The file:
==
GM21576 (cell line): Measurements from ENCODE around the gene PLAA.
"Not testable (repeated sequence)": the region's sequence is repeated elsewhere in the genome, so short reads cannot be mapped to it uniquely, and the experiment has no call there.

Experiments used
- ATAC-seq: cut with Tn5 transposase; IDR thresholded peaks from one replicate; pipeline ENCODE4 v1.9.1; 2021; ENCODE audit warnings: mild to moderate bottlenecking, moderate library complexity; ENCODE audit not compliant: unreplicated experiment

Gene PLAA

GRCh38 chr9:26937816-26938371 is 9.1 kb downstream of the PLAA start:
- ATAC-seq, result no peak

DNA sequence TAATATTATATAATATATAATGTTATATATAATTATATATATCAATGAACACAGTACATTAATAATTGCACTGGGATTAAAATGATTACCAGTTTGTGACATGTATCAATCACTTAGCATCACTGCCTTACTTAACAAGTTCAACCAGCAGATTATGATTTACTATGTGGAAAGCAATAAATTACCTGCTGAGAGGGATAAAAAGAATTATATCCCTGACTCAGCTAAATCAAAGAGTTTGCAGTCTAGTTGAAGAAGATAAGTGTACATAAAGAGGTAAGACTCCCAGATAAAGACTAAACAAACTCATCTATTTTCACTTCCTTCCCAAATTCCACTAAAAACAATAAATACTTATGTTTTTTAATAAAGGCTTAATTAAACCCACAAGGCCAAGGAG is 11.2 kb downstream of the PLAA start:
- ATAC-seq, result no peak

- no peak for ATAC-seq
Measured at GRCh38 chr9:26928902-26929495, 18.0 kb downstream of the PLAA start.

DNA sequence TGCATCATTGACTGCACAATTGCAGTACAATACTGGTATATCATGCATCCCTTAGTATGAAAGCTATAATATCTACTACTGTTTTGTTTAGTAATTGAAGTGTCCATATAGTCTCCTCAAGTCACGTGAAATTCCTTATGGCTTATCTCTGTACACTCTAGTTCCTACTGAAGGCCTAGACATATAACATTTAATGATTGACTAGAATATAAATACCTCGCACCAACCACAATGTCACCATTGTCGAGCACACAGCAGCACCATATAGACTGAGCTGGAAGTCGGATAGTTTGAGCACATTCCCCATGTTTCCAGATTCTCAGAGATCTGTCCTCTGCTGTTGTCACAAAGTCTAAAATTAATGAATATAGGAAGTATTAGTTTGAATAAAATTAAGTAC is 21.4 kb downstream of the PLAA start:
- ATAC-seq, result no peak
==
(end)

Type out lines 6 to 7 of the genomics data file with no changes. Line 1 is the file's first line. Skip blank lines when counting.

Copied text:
GRCh38 chr9:26937816-26938371 is 9.1 kb downstream of the PLAA start:
- ATAC-seq, result no peak